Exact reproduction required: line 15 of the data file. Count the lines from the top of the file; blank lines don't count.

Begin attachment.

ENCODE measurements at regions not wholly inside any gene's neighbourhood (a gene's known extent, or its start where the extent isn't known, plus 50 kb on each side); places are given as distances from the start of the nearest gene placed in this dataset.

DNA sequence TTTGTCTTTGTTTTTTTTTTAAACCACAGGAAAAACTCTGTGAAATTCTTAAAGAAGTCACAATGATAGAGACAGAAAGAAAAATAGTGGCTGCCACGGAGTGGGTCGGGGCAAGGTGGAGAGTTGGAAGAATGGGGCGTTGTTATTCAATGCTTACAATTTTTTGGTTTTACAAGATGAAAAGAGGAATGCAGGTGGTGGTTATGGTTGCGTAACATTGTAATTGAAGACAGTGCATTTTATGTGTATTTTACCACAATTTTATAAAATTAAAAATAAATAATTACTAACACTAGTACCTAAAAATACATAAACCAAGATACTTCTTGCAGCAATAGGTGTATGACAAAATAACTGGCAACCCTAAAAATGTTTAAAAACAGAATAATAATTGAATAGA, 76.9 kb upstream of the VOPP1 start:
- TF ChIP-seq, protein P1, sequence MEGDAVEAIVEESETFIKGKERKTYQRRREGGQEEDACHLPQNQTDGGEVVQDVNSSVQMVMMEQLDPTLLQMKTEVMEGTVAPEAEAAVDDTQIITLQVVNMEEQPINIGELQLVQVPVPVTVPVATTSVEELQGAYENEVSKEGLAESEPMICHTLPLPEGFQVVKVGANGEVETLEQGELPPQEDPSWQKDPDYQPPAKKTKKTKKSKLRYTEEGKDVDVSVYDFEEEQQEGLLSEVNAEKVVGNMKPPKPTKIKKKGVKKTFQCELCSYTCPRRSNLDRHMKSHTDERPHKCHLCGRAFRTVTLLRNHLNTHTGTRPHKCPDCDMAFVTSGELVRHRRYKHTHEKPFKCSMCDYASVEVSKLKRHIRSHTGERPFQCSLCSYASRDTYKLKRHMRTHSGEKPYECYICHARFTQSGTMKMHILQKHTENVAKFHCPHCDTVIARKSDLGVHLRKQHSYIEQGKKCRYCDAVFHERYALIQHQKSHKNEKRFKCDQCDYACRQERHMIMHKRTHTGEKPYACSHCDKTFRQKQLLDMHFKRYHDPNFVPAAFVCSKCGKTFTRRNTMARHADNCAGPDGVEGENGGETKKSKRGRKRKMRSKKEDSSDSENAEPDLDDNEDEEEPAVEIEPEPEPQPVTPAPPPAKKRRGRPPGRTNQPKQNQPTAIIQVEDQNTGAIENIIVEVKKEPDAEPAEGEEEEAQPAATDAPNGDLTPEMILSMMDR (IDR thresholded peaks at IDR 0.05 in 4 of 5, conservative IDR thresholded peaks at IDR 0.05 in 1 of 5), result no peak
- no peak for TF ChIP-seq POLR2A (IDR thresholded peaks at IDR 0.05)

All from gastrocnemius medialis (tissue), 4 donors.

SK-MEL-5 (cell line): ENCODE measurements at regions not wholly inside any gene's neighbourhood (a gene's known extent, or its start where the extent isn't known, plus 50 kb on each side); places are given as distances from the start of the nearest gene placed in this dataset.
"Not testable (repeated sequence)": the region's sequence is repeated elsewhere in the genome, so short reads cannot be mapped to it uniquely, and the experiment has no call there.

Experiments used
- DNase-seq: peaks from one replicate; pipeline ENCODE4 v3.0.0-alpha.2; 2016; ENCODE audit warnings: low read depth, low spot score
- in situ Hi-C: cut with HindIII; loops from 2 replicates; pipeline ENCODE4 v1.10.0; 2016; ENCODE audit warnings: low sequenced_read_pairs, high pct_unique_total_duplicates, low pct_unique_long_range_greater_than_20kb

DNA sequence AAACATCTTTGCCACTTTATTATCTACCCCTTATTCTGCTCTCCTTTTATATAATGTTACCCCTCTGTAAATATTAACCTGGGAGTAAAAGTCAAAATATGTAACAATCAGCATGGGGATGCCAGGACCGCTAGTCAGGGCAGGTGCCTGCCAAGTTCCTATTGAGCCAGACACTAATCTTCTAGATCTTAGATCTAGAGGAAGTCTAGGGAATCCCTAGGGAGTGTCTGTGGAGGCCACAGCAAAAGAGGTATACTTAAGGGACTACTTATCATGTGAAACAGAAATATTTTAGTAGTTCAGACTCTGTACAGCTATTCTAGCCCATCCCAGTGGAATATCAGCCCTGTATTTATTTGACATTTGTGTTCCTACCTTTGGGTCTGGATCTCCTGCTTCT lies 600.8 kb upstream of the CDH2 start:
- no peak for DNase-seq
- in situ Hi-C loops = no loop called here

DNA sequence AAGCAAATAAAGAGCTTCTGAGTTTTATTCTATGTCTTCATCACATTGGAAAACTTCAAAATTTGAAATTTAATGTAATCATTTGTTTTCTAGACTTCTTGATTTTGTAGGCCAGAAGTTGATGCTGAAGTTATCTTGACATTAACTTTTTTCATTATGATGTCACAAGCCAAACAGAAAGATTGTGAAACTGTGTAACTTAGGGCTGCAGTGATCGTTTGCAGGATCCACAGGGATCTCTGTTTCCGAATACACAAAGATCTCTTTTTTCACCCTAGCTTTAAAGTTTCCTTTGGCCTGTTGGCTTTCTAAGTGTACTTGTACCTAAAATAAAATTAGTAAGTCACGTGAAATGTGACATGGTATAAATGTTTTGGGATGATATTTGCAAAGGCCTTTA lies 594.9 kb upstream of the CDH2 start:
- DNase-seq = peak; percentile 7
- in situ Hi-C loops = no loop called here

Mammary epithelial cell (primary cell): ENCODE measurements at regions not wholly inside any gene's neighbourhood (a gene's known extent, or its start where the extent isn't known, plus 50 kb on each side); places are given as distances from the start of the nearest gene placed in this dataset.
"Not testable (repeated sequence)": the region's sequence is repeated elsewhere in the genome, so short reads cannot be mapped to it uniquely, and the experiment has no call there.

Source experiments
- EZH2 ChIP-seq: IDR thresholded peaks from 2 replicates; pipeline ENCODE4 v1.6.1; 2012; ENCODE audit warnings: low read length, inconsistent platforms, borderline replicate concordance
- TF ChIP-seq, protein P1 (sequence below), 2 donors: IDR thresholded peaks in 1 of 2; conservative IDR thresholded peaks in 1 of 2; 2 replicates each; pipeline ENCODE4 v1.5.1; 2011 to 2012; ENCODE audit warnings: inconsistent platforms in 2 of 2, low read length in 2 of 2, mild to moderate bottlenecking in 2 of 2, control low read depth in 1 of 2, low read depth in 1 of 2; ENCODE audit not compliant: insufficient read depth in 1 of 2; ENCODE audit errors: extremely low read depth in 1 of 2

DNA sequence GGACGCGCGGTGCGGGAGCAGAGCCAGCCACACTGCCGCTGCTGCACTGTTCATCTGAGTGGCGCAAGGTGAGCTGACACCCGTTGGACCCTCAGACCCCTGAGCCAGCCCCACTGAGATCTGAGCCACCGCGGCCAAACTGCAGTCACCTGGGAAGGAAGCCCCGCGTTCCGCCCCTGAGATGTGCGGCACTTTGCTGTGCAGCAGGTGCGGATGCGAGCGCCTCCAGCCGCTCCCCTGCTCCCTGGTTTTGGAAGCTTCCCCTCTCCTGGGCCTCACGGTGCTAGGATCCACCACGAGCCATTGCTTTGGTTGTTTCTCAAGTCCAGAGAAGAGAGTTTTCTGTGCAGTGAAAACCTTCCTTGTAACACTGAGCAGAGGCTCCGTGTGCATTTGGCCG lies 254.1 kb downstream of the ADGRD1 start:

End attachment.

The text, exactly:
- DNase-seq = peak; percentile 7